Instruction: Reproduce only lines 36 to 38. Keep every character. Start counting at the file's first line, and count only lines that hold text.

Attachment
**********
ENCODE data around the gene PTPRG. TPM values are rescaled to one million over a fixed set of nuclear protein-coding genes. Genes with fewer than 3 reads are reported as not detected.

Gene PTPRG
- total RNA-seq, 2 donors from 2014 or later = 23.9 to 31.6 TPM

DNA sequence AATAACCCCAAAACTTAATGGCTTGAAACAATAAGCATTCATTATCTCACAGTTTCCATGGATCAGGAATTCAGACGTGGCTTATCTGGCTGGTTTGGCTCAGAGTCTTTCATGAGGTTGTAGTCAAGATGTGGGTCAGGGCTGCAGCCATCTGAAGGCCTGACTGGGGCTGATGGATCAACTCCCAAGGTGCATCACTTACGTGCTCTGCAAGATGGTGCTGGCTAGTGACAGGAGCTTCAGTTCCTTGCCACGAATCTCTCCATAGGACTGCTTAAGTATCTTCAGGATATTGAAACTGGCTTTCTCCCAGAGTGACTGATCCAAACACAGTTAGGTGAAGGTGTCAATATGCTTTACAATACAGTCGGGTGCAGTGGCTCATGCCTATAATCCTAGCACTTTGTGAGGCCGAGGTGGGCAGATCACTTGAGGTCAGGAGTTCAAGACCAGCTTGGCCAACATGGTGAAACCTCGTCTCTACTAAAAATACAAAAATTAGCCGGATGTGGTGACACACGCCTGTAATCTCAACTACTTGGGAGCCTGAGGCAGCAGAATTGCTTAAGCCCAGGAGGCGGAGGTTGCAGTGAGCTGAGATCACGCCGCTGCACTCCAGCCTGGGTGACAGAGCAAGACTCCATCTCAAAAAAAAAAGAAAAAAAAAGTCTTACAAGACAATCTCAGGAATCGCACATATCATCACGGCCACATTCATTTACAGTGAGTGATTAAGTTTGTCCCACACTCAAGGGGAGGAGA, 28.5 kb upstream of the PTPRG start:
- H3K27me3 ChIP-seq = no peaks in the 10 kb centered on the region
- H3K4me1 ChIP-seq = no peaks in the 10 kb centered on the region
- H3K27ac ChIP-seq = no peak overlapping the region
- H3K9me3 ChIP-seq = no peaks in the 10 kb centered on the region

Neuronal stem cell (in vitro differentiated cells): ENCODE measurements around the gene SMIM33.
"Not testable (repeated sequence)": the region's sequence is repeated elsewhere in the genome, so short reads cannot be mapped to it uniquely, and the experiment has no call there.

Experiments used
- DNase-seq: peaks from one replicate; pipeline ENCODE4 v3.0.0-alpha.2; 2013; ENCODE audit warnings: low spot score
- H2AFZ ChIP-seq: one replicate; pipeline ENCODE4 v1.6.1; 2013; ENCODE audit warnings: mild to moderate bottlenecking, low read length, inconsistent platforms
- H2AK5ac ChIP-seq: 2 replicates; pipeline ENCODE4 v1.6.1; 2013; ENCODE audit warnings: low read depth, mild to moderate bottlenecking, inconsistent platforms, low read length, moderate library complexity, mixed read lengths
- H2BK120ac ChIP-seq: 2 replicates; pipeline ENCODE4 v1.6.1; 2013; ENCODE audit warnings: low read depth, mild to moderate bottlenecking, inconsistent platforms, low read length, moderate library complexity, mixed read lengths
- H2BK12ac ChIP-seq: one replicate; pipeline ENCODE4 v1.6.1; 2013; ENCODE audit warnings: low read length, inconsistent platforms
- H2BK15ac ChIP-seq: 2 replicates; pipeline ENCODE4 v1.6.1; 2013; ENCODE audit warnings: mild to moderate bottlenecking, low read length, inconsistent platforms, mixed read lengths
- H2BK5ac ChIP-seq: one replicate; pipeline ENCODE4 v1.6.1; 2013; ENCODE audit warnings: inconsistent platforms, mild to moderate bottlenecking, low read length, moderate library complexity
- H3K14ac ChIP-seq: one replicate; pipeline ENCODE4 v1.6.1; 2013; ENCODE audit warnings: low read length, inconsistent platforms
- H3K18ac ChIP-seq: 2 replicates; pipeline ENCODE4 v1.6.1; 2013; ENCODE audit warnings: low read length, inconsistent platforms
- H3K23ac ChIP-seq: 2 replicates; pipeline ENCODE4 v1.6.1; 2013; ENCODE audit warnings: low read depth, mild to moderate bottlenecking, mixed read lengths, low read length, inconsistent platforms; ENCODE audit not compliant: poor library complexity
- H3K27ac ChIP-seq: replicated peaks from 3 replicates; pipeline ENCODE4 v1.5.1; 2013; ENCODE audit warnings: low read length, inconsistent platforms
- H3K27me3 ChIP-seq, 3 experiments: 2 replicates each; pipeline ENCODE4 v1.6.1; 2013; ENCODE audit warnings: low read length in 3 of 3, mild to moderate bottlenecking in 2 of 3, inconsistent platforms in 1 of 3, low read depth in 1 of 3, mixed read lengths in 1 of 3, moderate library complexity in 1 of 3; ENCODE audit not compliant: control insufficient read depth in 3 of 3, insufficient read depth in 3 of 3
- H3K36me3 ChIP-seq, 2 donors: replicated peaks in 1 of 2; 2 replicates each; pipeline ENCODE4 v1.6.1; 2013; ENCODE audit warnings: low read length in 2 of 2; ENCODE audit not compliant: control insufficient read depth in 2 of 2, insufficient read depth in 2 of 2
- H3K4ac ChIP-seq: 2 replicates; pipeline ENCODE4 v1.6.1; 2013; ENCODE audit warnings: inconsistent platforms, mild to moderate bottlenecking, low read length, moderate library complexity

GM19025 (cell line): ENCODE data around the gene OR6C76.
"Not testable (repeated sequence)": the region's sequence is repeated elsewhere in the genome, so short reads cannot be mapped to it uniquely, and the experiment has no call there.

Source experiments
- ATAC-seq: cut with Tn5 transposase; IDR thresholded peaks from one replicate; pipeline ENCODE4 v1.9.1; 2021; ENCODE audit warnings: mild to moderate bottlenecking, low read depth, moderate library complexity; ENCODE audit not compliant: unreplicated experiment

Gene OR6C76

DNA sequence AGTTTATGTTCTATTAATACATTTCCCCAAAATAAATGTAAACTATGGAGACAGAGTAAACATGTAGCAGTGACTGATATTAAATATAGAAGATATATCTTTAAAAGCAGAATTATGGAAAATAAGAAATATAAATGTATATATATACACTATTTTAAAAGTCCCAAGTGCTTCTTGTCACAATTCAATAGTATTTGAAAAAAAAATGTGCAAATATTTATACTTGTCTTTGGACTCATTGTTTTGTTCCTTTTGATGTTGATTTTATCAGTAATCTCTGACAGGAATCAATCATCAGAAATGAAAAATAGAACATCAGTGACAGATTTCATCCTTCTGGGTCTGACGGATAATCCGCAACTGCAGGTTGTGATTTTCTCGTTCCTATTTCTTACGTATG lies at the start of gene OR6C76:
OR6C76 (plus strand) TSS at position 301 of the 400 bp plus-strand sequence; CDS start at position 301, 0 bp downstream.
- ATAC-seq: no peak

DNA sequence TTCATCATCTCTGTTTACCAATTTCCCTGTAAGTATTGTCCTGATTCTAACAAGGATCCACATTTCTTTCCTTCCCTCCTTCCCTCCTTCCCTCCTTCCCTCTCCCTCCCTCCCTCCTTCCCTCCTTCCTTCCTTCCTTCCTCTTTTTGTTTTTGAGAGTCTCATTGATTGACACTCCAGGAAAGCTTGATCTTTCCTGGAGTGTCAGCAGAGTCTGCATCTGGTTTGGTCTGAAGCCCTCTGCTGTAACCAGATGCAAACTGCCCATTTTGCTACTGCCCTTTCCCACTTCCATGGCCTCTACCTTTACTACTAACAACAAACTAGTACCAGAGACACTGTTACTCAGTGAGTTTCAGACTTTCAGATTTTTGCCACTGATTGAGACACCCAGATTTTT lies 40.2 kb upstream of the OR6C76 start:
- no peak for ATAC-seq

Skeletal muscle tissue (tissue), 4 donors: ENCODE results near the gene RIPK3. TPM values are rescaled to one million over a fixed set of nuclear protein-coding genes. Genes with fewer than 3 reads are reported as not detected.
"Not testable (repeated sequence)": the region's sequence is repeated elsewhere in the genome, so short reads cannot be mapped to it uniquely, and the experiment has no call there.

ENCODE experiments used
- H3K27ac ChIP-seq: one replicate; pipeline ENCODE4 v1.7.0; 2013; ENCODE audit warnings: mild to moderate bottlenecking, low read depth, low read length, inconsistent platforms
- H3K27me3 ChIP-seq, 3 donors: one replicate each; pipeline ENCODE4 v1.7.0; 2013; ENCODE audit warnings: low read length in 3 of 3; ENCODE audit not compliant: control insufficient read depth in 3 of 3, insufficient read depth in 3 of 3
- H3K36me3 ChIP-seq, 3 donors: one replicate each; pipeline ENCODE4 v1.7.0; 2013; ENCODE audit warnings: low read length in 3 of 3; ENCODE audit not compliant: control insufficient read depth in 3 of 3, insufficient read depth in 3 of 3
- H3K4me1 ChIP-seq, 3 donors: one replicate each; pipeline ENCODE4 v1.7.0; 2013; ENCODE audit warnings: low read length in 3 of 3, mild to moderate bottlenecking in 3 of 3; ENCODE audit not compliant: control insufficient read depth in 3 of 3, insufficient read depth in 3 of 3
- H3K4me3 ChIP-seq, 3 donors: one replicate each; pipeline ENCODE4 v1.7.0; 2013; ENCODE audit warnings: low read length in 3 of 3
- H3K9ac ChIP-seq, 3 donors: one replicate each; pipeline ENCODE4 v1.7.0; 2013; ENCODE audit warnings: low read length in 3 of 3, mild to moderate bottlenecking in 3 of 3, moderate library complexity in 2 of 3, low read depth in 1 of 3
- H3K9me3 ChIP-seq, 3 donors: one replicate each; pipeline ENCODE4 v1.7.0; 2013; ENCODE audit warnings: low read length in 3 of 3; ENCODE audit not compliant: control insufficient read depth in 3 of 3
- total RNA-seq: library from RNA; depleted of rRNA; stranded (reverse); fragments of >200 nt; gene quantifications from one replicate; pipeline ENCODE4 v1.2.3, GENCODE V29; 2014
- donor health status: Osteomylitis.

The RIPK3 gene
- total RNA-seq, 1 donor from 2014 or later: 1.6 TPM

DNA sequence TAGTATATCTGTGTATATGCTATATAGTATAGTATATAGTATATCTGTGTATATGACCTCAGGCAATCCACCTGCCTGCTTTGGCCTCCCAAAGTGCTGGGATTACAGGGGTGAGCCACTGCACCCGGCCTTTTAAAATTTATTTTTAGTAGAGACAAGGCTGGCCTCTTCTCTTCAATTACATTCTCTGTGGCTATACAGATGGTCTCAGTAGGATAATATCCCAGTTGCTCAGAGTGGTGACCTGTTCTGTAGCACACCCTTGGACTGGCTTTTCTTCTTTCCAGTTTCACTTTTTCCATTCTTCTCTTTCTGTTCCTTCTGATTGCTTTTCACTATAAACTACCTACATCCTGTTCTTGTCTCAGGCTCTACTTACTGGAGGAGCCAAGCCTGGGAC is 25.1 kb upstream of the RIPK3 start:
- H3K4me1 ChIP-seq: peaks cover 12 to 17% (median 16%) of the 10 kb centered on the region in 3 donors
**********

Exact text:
Skeletal muscle tissue (tissue), 4 donors: ENCODE results near the gene RIPK3. TPM values are rescaled to one million over a fixed set of nuclear protein-coding genes. Genes with fewer than 3 reads are reported as not detected.
"Not testable (repeated sequence)": the region's sequence is repeated elsewhere in the genome, so short reads cannot be mapped to it uniquely, and the experiment has no call there.

ENCODE experiments used